Coming from New York, Sunday lunch is a bit of a phenomenon for me. Where are the mimosas, eggs and fancy pastry baskets? As far as I’ve always know, Sunday is for brunch, not lunch. Here in Italy, however, lunch dominates. The mid-day meal is relished on Sunday and lingered over for a few too many hours. While lunching with friends in a cramped apartment or at a nearby trattoria is more typical of my student budget, I recently had the chance to join friends for a bit of a classier affair at Michelin-starred Guido Ristorante.
Since 2004, the restaurant was located right on the campus of my university, in the beautiful medieval building that now houses our university canteen. In the early part of this year it moved just 20 minutes away to the stunning landscape of the Fontanafredda Estate in Serralunga d’Alba. Now set on the first floor of the ornate Royal Villa, the restaurant overlooks the Estate’s famous vineyards and gardens.
With its high ceilings and neutral tones, the dining room manages to feel of a different era while remaining modern. The level of service matches the stunning atmosphere, while the food and wine meet every expectation the atmosphere gives you.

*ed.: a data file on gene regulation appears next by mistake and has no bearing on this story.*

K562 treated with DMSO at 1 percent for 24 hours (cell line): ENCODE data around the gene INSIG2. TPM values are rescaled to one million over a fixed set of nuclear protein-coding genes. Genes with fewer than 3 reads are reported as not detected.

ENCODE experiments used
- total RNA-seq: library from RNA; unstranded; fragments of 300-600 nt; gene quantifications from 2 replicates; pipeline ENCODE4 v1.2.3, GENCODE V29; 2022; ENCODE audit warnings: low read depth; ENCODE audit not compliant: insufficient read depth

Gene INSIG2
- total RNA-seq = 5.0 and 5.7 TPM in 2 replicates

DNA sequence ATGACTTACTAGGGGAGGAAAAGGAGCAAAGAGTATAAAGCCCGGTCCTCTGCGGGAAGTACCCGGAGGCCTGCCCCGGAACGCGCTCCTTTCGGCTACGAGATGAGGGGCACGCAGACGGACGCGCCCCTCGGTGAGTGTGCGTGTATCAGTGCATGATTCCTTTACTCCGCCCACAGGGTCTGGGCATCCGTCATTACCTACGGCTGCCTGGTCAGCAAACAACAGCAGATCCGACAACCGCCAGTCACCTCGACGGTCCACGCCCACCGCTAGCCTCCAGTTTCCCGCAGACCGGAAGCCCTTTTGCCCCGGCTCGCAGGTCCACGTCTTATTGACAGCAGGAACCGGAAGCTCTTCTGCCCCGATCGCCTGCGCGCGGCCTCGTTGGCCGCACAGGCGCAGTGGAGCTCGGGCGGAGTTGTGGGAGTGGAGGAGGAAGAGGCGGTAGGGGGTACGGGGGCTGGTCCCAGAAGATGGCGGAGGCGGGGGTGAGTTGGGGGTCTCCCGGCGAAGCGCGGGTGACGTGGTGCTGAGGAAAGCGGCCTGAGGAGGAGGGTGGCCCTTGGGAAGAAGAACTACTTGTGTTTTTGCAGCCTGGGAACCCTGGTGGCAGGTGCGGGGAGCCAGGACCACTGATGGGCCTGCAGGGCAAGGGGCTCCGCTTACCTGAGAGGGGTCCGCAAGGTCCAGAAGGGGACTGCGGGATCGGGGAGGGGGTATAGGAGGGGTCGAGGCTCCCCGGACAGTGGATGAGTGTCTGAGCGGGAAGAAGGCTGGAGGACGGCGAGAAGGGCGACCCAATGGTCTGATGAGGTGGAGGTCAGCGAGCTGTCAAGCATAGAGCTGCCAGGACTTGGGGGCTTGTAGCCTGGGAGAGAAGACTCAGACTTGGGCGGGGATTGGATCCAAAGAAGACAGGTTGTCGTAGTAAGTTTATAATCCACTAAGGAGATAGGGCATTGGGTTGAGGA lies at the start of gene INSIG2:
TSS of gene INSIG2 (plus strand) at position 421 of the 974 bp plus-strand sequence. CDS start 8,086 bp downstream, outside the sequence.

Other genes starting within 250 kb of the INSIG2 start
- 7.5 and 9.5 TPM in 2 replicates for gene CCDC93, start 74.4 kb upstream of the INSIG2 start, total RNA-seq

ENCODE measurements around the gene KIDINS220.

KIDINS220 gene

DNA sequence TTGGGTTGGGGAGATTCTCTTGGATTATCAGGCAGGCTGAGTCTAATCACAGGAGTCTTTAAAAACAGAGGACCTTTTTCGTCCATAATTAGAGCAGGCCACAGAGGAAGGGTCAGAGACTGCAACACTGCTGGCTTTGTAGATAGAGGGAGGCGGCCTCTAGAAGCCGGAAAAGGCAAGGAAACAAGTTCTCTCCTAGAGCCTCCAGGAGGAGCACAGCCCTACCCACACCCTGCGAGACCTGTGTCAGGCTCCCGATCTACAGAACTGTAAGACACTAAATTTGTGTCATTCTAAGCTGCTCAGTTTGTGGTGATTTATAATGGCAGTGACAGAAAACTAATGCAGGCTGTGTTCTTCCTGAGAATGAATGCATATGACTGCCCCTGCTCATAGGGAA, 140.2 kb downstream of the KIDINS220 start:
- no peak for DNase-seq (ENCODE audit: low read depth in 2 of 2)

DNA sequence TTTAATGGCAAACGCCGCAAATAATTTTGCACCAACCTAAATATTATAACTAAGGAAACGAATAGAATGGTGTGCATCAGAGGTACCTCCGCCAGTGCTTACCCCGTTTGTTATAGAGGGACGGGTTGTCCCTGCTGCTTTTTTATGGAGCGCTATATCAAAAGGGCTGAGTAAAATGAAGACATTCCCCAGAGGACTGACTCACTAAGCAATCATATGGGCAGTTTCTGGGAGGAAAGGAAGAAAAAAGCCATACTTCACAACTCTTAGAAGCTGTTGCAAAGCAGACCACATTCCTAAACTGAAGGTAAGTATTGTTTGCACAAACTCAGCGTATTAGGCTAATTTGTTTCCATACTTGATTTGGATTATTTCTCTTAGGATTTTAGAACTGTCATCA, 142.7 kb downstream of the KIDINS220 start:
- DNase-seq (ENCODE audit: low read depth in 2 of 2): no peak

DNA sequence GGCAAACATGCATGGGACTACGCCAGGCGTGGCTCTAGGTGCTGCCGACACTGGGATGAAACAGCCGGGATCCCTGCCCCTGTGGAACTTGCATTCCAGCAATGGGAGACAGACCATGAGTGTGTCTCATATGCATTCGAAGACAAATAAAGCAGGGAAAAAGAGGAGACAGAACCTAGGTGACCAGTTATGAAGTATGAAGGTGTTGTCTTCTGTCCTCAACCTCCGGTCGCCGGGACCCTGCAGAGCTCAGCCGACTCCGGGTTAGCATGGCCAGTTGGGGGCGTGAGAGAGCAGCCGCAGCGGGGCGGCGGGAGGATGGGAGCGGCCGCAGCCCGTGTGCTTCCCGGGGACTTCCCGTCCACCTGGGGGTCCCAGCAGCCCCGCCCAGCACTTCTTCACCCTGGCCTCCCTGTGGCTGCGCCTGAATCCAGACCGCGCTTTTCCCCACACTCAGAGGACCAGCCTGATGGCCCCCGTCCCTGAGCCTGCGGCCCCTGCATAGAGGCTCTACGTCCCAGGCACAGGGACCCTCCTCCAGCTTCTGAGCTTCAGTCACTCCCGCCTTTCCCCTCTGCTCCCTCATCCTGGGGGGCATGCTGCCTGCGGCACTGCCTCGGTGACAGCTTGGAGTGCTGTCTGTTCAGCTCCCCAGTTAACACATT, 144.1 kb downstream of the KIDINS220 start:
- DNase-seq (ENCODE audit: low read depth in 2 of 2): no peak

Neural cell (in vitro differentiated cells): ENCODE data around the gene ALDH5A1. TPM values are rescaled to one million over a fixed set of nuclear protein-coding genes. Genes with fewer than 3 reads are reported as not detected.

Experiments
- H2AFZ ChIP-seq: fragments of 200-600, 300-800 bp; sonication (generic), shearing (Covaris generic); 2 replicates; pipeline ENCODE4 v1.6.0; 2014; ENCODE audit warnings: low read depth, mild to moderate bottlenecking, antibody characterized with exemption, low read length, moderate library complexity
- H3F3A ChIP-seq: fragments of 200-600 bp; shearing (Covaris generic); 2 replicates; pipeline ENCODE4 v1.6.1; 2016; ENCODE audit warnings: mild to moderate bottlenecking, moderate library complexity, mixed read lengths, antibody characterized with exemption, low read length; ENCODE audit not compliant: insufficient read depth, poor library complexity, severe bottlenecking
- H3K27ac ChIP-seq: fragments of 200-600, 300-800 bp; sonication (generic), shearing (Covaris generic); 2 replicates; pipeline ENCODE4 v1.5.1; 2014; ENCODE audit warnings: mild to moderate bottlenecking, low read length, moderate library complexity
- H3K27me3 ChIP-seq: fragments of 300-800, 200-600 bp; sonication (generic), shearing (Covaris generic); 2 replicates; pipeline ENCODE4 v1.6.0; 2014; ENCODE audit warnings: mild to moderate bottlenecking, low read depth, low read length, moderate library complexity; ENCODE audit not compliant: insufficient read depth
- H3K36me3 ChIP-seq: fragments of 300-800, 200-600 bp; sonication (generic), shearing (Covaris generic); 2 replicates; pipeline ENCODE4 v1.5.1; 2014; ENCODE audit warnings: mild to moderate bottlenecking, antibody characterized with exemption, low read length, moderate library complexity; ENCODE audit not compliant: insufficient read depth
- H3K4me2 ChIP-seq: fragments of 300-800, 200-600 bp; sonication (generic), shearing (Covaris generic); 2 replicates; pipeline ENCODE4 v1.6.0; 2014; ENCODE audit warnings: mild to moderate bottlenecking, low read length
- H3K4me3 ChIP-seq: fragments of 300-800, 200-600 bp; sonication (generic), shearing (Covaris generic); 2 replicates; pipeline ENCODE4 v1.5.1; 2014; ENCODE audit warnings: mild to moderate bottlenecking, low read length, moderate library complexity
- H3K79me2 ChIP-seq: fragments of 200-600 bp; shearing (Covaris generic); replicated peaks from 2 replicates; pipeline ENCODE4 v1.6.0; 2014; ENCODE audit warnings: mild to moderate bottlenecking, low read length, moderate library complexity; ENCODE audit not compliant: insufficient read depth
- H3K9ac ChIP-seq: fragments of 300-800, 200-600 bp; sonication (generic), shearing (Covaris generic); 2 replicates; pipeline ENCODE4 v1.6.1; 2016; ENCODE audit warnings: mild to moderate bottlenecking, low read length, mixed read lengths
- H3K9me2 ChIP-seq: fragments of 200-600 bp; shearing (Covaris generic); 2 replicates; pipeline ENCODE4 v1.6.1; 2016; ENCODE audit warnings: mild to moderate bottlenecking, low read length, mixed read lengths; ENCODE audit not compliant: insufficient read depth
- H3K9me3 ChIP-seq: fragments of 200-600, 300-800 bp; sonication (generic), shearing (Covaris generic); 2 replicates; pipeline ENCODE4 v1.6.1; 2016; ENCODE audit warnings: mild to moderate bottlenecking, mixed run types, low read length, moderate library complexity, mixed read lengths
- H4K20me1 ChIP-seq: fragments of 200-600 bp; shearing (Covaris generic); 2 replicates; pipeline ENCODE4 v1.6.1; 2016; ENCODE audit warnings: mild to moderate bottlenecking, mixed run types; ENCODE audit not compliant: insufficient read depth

After ordering a bottle of crisp white wine from the surrounding region, we began with two amuse-bouche – a profiterole filled with salt cod and cardoon (a vegetable in the artichoke family that tastes of artichoke but looks awfully similar to celery) topped with hazelnut granola, hazelnut cream and shaved black truffle. My primi was the house specialty – agnolotti stuffed with veal in a light sugo d’arrosto, which is the drippings of the roasted meat. It was near perfection and the first pasta I’ve tasted during my brief time here in Italy that surprised me by how flavorful yet simple it was.
My secondi of steamed cod with porcini mushrooms was also quite surprising. The woodsy flavor of the fresh and rehydrated mushrooms was an interesting contrast to the light, flakey fish, which was served atop a simple potato puree. It was a refreshing change from the heavy Piedmontese food I’ve been indulging in over the past couple of months.
While we digested our two courses, we were brought out a few plates of cheeses to sample and to wet our palate for dessert. Almost too full, we couldn’t help but order a few plates to share. The first was another house speciality, which we had eyed across the room at a neighboring table when we first arrived. A towering mass of fior di latte gelato, it was churned to order and served simply on its own in order to appreciate its delicate flavor. We also chose profiteroles filled with hazelnut cream and chocolate and oven-roasted pears with chocolate and shaved black truffle. Enjoyed with a bottled of Fontanafredda’s slightly sweet Moscato d’Asti, it was an indulgent end to an equally indulgent lunch.